Who would have believed? Who could have believed?

Late December, 2010, the phone call came that Kevin Pontz had long awaited. Words spoken brought him hope. A blessing. A new heart. But he knew, also, that another family was dealing with a tragedy, now grieving their loss of a loved one.

Kevin could live. He soon became the recipient of that new heart. A last gift from a stranger. He will never forget that call.

Nor will he forget the call a few days back while he and his father-in-law were hunting out west.

Just a couple weeks back we saw Kevin and his family at a local restaurant. He looked great. Put on weight. Feeling good. In fact, great. We talked about needing to write another story. One of hope. This new heart had given him life again.

I met his wife and both girls for the first time. They were beautiful. Angie agreed she’d be willing to talk to me in the interview too. I thought probably in the next couple weeks or so. And so it was to be.

Last weekend I finished up an article telling about the Reed City cheerleaders, Amana Powers and Angie Pontz gearing up for a fundraiser this past Friday. It was in Wednesday’s paper. The day she died.

The fundraiser was to raise money for the American Heart Association and to provide an opportunity to allow people to be part of the Gift of Life, to sign up to be part of the program that gave Kevin his new heart.

That Wednesday, Sept. 14, found Kevin and Angie’s dad hurrying toward Grand Rapids, unable to find a flight the day before to get them there so much quicker.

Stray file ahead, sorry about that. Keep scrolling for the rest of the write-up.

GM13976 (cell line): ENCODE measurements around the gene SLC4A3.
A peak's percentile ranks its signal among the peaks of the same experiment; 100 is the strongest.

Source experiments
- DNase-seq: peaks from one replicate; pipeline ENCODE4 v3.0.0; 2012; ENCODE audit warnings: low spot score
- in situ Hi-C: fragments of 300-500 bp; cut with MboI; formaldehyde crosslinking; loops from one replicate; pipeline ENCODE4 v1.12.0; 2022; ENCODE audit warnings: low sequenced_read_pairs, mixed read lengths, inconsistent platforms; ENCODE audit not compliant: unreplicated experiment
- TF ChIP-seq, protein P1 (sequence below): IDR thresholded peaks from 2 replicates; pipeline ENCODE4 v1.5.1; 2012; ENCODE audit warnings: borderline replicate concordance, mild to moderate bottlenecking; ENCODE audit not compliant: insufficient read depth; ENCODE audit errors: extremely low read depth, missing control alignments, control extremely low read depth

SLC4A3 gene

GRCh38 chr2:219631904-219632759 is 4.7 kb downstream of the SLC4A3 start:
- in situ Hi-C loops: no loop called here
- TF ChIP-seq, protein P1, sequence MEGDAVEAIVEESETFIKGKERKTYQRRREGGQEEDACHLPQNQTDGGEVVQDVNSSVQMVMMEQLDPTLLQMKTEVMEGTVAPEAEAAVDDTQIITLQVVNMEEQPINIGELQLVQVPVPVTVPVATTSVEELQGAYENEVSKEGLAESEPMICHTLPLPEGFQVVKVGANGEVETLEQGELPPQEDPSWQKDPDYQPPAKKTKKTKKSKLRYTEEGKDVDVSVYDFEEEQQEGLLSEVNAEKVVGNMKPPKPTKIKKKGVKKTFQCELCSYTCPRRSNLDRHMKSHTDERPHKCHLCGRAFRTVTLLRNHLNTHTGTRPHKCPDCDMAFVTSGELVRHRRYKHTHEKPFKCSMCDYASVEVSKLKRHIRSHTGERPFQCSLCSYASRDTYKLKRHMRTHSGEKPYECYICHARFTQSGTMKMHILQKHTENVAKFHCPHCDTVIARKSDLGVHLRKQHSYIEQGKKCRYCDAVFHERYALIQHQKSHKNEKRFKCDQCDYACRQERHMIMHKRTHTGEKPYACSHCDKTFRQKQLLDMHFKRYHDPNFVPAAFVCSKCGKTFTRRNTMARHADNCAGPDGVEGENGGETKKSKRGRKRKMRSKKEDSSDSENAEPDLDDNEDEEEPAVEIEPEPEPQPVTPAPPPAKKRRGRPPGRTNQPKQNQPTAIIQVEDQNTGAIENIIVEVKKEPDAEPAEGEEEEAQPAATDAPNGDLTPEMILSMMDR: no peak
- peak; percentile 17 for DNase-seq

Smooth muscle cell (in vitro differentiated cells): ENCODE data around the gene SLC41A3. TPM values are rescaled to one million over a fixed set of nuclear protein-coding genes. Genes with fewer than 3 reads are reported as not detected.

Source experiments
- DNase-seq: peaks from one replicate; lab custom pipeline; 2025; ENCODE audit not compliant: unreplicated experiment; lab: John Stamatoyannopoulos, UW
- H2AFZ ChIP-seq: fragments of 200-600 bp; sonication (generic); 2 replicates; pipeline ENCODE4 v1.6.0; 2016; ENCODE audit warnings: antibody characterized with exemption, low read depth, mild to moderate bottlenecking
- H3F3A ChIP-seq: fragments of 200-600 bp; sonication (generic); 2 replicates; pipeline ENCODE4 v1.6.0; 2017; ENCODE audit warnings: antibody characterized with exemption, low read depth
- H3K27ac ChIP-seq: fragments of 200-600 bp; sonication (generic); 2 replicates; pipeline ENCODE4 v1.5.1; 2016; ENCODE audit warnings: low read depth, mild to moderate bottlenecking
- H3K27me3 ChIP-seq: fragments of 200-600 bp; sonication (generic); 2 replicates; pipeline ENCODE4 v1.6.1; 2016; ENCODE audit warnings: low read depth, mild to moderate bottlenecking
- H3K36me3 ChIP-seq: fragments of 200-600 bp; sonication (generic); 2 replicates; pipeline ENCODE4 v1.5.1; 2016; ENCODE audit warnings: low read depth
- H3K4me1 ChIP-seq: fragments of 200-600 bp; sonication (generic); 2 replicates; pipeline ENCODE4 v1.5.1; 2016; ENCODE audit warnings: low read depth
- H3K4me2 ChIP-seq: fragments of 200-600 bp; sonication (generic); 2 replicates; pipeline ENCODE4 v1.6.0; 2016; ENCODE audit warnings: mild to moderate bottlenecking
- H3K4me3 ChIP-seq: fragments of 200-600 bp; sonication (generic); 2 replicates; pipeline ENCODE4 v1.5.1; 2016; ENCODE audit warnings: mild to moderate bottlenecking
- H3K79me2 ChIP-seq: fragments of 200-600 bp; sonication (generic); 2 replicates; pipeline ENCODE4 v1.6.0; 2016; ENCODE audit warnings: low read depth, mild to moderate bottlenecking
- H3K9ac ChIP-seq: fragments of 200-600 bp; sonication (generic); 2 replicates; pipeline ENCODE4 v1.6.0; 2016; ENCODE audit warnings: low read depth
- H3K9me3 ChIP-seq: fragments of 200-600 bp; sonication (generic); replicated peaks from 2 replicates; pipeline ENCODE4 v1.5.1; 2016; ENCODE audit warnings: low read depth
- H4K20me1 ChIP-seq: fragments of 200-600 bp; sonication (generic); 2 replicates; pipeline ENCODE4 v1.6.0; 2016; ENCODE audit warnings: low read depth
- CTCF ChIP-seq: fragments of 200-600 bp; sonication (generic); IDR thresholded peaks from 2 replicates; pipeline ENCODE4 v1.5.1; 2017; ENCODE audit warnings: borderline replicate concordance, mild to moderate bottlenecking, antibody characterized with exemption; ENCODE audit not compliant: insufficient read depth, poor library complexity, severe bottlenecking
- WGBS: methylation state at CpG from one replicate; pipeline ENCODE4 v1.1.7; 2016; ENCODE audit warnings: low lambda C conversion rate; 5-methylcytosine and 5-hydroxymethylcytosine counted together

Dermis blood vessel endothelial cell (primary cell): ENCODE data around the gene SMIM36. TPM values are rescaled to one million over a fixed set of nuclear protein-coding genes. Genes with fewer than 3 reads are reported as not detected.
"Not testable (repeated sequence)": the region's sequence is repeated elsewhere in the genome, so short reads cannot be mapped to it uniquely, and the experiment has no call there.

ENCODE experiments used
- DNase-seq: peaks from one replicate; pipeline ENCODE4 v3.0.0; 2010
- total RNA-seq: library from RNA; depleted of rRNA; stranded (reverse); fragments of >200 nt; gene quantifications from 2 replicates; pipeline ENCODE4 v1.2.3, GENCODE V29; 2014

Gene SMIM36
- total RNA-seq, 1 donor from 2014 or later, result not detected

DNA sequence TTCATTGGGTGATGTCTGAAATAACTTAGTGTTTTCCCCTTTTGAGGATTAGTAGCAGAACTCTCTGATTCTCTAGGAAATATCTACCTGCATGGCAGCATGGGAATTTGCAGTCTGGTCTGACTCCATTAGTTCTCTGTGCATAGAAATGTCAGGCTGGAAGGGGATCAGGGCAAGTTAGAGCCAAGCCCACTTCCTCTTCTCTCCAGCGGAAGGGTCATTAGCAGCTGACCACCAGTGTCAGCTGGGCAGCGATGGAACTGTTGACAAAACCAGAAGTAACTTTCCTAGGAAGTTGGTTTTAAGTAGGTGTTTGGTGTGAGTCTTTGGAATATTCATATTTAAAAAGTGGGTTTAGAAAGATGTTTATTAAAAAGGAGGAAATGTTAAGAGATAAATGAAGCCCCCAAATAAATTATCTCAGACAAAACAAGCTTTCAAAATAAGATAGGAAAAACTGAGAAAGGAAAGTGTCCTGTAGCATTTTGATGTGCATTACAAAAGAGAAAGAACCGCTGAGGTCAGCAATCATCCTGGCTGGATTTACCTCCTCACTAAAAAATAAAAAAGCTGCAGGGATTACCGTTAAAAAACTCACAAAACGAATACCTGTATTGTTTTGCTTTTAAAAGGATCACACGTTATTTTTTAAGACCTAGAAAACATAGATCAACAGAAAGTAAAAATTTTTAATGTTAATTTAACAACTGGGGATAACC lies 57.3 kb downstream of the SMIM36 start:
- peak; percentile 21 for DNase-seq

His wife? An aneurysm.

At Friday’s visitation, there just were not words. He had some. He said we need to write “the big story.” There were tears all around as he said, “I thought about it the last two days. We need to write the big story — the book.”

We will.

There was that decision too about Friday night. The fundraiser. This courageous man, this dad and his girls made the decision it had to happen. By then, his wife, their mom had saved four lives. They needed to tell others do it too.

And so it was they went and stood before that crowd, in the hush of respect, and the enveloping love. Burton Mattice, CEO of the Michigan organ and tissue donation program, Gift of Life, made a presentation to the family and confirmed that Angie had saved the lives of four people. Krisca Gould, youth market director of the American Heart Association, spoke briefly as well.

State Representative Darwin Booher knows the family well.

His voice quivered. His eyes full of tears, he spoke ever so briefly.

T-shirts had sold out. Much money collected. And this brave family stood together in the cold, night air, hand-in-hand, in tears, with love.

It was at Angie’s funeral the message screamed out in a strong voice.

We never know when or how or why.

The time to live is this minute, this hour, this day. Reach out to others.

Live. Laugh. Love. Cry when you must.

She surely did all those things.

And saved four lives.